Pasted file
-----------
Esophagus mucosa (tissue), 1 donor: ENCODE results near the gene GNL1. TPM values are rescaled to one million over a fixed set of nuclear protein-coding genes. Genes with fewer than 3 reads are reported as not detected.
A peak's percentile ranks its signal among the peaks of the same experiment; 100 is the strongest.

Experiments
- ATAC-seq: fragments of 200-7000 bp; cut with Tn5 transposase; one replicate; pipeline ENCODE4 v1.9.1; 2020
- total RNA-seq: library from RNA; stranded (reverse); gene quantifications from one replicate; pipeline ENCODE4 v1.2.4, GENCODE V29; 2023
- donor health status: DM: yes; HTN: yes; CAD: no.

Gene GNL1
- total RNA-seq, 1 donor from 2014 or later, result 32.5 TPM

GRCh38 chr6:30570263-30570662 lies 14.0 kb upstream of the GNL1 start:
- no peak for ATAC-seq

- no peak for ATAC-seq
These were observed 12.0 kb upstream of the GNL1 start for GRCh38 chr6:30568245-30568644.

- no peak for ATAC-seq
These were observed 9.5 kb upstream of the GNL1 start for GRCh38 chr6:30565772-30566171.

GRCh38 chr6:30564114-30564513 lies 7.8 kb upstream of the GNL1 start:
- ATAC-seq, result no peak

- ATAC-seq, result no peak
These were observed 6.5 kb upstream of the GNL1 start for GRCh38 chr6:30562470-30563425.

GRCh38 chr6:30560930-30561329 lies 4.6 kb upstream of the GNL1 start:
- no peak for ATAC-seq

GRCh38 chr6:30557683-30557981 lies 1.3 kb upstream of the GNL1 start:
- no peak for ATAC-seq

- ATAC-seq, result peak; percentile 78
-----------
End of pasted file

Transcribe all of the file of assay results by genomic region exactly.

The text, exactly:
Esophagus mucosa (tissue), 1 donor: ENCODE results near the gene GNL1. TPM values are rescaled to one million over a fixed set of nuclear protein-coding genes. Genes with fewer than 3 reads are reported as not detected.
A peak's percentile ranks its signal among the peaks of the same experiment; 100 is the strongest.

Experiments
- ATAC-seq: fragments of 200-7000 bp; cut with Tn5 transposase; one replicate; pipeline ENCODE4 v1.9.1; 2020
- total RNA-seq: library from RNA; stranded (reverse); gene quantifications from one replicate; pipeline ENCODE4 v1.2.4, GENCODE V29; 2023
- donor health status: DM: yes; HTN: yes; CAD: no.

Gene GNL1
- total RNA-seq, 1 donor from 2014 or later, result 32.5 TPM

GRCh38 chr6:30570263-30570662 lies 14.0 kb upstream of the GNL1 start:
- no peak for ATAC-seq

- no peak for ATAC-seq
These were observed 12.0 kb upstream of the GNL1 start for GRCh38 chr6:30568245-30568644.

- no peak for ATAC-seq
These were observed 9.5 kb upstream of the GNL1 start for GRCh38 chr6:30565772-30566171.

GRCh38 chr6:30564114-30564513 lies 7.8 kb upstream of the GNL1 start:
- ATAC-seq, result no peak

- ATAC-seq, result no peak
These were observed 6.5 kb upstream of the GNL1 start for GRCh38 chr6:30562470-30563425.

GRCh38 chr6:30560930-30561329 lies 4.6 kb upstream of the GNL1 start:
- no peak for ATAC-seq

GRCh38 chr6:30557683-30557981 lies 1.3 kb upstream of the GNL1 start:
- no peak for ATAC-seq

- ATAC-seq, result peak; percentile 78